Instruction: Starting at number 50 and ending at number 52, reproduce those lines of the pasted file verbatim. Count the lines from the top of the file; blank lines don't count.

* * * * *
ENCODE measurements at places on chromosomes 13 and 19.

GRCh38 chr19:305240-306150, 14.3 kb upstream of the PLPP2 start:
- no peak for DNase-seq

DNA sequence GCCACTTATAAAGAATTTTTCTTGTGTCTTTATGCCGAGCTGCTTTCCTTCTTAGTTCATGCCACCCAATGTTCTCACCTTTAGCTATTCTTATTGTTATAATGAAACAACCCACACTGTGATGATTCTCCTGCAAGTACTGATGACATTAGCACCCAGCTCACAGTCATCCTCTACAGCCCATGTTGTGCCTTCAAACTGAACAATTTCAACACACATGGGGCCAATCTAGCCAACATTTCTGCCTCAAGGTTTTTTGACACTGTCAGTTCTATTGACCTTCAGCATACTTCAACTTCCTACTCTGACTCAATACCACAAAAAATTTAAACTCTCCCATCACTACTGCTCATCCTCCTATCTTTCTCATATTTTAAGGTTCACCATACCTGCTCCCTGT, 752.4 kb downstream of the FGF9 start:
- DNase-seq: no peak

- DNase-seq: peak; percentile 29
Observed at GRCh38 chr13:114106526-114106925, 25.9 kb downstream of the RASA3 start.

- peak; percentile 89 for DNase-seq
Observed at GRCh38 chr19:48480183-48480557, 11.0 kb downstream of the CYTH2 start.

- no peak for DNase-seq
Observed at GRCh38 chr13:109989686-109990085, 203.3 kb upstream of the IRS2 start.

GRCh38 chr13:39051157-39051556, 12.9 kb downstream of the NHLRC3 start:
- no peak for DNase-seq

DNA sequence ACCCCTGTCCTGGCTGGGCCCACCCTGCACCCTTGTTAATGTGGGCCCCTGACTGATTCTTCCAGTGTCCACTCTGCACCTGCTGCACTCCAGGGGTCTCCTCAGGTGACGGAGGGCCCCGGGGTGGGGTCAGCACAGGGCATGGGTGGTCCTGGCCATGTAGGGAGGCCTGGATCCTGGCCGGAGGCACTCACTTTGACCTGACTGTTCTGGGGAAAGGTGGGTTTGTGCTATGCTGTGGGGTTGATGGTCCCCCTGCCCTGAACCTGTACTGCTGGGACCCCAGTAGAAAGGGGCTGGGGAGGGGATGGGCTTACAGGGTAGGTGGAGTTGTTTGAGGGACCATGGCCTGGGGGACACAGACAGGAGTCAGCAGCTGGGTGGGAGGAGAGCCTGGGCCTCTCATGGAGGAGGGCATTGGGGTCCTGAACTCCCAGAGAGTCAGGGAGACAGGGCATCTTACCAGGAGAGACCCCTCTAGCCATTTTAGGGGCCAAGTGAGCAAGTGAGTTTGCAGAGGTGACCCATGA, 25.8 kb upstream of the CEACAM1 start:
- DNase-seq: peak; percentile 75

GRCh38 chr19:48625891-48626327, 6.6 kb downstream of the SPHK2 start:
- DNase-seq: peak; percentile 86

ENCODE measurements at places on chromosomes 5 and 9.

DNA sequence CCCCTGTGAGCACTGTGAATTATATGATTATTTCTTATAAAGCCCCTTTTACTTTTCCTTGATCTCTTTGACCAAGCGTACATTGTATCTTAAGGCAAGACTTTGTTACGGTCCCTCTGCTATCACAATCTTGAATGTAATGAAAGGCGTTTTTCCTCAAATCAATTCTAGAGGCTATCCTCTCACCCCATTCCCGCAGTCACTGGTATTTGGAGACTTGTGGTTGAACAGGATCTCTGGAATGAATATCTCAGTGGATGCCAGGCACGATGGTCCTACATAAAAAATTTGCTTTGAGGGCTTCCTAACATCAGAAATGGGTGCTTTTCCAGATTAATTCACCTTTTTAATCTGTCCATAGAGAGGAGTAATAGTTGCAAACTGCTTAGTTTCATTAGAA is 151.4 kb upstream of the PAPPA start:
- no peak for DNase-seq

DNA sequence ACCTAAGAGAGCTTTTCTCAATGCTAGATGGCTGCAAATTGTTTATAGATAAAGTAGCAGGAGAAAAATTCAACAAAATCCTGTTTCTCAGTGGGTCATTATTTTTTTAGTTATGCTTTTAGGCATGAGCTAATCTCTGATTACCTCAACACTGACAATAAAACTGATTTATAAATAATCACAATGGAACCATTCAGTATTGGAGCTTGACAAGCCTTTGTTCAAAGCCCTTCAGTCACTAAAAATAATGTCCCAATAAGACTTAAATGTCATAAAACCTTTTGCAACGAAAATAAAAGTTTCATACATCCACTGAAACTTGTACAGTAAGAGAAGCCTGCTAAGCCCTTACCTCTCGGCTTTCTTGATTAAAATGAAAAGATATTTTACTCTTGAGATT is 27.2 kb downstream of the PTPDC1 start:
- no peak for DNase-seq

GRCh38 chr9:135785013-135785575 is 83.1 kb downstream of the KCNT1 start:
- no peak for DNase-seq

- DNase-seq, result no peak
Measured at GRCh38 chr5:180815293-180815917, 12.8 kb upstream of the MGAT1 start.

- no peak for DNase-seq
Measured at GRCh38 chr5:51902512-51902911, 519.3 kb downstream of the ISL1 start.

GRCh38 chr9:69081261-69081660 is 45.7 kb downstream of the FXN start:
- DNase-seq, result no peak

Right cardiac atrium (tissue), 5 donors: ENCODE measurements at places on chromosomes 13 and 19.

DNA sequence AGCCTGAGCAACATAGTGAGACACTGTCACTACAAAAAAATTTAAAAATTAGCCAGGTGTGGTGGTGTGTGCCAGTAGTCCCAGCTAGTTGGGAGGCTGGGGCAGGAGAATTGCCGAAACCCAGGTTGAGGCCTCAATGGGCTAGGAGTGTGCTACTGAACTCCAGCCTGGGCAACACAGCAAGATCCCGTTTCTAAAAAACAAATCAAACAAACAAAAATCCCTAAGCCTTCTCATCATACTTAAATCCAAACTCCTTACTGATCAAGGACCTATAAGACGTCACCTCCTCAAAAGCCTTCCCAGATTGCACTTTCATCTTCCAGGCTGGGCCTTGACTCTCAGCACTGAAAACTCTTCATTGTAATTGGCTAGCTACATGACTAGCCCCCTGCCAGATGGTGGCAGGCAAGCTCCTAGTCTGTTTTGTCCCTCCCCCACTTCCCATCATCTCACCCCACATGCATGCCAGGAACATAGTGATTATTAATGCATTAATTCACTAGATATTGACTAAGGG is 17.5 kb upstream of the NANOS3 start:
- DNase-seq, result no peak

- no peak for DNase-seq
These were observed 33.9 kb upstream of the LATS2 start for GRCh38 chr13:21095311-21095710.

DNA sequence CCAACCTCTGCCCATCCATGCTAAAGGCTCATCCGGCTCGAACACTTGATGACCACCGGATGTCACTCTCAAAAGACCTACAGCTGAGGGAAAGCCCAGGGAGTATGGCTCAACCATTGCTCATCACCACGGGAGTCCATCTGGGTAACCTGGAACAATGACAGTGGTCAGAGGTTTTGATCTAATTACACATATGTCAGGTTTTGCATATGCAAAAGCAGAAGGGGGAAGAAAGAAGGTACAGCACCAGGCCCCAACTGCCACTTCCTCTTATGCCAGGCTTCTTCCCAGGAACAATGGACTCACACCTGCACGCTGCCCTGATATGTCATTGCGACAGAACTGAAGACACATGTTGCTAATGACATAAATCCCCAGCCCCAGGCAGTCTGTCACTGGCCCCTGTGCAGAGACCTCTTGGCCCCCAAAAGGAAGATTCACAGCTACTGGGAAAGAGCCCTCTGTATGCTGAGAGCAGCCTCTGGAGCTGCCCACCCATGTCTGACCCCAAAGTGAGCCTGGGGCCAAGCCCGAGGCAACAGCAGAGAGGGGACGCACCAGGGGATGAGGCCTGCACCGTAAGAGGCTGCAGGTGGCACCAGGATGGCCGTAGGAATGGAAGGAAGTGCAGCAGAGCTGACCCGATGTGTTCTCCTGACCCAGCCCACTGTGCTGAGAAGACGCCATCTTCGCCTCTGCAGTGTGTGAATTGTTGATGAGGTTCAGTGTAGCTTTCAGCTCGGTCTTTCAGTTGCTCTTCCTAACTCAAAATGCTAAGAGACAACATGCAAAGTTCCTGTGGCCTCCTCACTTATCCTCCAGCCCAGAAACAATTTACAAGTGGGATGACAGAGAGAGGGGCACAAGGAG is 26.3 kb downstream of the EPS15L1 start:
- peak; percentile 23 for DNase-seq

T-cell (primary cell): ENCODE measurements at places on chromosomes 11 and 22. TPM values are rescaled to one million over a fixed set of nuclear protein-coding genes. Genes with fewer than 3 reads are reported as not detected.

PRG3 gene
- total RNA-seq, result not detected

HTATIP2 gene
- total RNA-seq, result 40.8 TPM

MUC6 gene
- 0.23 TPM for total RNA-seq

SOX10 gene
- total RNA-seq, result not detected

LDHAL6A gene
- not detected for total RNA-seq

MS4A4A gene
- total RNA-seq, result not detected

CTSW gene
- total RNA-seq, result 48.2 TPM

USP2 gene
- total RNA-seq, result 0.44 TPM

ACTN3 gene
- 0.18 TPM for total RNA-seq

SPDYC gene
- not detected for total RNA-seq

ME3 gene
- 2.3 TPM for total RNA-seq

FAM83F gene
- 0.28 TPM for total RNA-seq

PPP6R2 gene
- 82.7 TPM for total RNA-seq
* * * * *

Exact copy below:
- total RNA-seq, result not detected

CTSW gene
- total RNA-seq, result 48.2 TPM